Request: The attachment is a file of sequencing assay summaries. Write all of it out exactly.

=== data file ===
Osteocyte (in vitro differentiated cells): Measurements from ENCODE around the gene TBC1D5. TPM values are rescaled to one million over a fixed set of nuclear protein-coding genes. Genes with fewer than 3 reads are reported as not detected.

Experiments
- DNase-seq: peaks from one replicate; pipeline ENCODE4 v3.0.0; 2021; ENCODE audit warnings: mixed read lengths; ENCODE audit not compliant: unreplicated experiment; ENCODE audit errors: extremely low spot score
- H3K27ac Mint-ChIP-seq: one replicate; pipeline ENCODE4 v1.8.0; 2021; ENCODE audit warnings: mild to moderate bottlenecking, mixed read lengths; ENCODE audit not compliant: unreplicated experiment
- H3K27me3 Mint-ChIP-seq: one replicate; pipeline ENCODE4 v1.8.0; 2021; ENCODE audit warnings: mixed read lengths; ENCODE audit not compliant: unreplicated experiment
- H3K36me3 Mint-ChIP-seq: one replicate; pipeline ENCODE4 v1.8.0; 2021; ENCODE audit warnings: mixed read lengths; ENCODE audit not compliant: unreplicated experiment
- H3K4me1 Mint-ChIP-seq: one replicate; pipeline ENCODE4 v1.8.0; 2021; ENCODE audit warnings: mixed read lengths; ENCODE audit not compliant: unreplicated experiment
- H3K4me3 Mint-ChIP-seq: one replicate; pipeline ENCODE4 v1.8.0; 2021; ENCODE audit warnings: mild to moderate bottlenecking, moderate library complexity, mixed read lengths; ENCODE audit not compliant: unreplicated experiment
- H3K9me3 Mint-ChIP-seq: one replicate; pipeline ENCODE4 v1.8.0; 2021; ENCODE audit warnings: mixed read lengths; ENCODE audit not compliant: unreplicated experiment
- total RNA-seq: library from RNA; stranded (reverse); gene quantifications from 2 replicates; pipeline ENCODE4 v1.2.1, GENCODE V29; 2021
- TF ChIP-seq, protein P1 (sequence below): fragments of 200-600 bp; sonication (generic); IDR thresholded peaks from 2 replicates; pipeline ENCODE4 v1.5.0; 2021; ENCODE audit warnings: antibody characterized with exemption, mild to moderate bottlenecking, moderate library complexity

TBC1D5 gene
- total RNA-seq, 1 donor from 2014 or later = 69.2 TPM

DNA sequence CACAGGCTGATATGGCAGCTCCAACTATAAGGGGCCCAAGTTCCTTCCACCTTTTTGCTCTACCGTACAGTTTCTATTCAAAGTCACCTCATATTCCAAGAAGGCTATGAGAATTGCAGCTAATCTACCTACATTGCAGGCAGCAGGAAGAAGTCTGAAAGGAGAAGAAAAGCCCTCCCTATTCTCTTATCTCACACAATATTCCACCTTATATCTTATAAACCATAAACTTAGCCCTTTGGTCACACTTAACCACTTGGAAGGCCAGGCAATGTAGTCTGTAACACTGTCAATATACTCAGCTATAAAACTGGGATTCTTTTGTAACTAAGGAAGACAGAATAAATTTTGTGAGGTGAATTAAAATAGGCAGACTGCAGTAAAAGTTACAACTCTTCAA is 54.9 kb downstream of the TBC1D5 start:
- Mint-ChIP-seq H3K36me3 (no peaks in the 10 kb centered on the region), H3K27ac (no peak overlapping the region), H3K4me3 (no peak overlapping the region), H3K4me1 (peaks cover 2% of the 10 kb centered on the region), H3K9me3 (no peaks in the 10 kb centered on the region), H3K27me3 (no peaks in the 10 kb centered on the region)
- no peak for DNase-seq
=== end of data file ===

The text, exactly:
Osteocyte (in vitro differentiated cells): Measurements from ENCODE around the gene TBC1D5. TPM values are rescaled to one million over a fixed set of nuclear protein-coding genes. Genes with fewer than 3 reads are reported as not detected.

Experiments
- DNase-seq: peaks from one replicate; pipeline ENCODE4 v3.0.0; 2021; ENCODE audit warnings: mixed read lengths; ENCODE audit not compliant: unreplicated experiment; ENCODE audit errors: extremely low spot score
- H3K27ac Mint-ChIP-seq: one replicate; pipeline ENCODE4 v1.8.0; 2021; ENCODE audit warnings: mild to moderate bottlenecking, mixed read lengths; ENCODE audit not compliant: unreplicated experiment
- H3K27me3 Mint-ChIP-seq: one replicate; pipeline ENCODE4 v1.8.0; 2021; ENCODE audit warnings: mixed read lengths; ENCODE audit not compliant: unreplicated experiment
- H3K36me3 Mint-ChIP-seq: one replicate; pipeline ENCODE4 v1.8.0; 2021; ENCODE audit warnings: mixed read lengths; ENCODE audit not compliant: unreplicated experiment
- H3K4me1 Mint-ChIP-seq: one replicate; pipeline ENCODE4 v1.8.0; 2021; ENCODE audit warnings: mixed read lengths; ENCODE audit not compliant: unreplicated experiment
- H3K4me3 Mint-ChIP-seq: one replicate; pipeline ENCODE4 v1.8.0; 2021; ENCODE audit warnings: mild to moderate bottlenecking, moderate library complexity, mixed read lengths; ENCODE audit not compliant: unreplicated experiment
- H3K9me3 Mint-ChIP-seq: one replicate; pipeline ENCODE4 v1.8.0; 2021; ENCODE audit warnings: mixed read lengths; ENCODE audit not compliant: unreplicated experiment
- total RNA-seq: library from RNA; stranded (reverse); gene quantifications from 2 replicates; pipeline ENCODE4 v1.2.1, GENCODE V29; 2021
- TF ChIP-seq, protein P1 (sequence below): fragments of 200-600 bp; sonication (generic); IDR thresholded peaks from 2 replicates; pipeline ENCODE4 v1.5.0; 2021; ENCODE audit warnings: antibody characterized with exemption, mild to moderate bottlenecking, moderate library complexity

TBC1D5 gene
- total RNA-seq, 1 donor from 2014 or later = 69.2 TPM

DNA sequence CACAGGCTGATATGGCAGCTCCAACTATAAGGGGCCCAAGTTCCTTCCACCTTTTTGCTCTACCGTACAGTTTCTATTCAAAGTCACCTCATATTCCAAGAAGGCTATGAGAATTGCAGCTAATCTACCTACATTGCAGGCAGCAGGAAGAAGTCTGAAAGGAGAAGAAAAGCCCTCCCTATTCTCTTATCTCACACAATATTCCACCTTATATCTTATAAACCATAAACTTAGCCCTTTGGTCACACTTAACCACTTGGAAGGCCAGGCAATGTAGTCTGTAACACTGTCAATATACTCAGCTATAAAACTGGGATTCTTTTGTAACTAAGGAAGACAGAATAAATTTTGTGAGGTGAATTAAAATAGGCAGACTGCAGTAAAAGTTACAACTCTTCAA is 54.9 kb downstream of the TBC1D5 start:
- Mint-ChIP-seq H3K36me3 (no peaks in the 10 kb centered on the region), H3K27ac (no peak overlapping the region), H3K4me3 (no peak overlapping the region), H3K4me1 (peaks cover 2% of the 10 kb centered on the region), H3K9me3 (no peaks in the 10 kb centered on the region), H3K27me3 (no peaks in the 10 kb centered on the region)
- no peak for DNase-seq